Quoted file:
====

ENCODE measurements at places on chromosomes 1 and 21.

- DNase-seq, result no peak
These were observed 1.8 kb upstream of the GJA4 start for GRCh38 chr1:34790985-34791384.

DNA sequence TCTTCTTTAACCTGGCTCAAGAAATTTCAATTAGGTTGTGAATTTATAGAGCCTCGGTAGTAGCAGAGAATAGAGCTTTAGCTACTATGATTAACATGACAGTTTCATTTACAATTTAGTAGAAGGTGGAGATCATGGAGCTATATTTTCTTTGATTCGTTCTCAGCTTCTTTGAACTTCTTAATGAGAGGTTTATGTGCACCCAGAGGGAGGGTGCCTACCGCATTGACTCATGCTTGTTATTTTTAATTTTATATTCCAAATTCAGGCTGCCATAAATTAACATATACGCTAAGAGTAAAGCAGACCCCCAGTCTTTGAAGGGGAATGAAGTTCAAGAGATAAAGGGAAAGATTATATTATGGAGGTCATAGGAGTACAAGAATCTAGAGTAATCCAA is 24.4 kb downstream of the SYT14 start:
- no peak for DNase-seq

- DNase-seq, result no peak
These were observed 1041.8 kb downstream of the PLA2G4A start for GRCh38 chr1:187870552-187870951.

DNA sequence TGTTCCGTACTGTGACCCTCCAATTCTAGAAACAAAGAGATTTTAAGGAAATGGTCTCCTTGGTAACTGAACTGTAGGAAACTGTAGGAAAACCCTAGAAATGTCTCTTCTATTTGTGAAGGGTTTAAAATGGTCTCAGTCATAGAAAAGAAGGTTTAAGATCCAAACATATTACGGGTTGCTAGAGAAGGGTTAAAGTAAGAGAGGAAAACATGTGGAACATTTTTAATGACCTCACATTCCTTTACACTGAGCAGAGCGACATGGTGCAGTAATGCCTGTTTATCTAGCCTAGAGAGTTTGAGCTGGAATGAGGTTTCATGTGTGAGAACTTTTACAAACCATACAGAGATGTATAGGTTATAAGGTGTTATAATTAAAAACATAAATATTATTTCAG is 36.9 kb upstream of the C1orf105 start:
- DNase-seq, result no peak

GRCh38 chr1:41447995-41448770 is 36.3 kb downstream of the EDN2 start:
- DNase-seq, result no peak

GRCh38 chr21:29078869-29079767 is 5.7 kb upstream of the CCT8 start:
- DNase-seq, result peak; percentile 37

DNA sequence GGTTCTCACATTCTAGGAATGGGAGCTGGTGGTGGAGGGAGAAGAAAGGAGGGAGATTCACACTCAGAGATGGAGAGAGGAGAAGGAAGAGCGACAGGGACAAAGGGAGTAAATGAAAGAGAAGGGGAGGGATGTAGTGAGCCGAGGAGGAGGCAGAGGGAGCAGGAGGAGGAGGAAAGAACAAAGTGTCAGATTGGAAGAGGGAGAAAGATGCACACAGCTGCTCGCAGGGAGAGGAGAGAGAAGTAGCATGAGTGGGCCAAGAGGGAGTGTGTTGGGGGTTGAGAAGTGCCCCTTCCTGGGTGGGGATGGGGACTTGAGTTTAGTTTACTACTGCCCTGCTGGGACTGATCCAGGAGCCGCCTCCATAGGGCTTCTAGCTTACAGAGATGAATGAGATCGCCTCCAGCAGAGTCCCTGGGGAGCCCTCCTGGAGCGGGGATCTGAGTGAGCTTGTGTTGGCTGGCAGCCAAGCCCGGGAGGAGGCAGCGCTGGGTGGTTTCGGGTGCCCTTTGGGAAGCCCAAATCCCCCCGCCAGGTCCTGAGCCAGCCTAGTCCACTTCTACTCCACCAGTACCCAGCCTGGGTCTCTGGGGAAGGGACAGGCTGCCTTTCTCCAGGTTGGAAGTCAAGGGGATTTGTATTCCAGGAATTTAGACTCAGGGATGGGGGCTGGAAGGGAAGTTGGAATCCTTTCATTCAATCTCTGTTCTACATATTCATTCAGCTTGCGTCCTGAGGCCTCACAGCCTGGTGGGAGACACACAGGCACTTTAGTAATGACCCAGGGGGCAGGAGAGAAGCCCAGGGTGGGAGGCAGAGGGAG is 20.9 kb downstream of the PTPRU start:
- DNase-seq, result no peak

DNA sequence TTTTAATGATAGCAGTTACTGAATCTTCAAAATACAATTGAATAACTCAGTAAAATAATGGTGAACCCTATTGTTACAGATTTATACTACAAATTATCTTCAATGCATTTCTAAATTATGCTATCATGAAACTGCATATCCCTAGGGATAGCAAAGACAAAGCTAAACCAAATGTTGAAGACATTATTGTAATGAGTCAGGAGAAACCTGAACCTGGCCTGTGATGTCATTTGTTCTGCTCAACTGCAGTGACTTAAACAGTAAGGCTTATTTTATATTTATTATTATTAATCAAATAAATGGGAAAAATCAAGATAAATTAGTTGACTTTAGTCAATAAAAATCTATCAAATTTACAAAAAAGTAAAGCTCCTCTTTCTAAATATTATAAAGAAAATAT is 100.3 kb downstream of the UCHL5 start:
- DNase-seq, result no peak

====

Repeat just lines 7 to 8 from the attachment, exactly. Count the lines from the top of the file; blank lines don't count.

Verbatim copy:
These were observed 1041.8 kb downstream of the PLA2G4A start for GRCh38 chr1:187870552-187870951.

DNA sequence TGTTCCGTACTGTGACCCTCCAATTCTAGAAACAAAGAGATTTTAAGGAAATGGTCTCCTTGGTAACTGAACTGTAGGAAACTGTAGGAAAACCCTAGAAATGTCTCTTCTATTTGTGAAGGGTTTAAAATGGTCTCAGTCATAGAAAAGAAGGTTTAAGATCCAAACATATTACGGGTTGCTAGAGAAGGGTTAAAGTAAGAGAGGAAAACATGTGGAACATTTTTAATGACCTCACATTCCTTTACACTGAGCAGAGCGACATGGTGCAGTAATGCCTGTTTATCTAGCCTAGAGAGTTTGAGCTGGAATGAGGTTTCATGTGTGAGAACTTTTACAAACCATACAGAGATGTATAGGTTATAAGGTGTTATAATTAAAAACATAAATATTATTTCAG is 36.9 kb upstream of the C1orf105 start: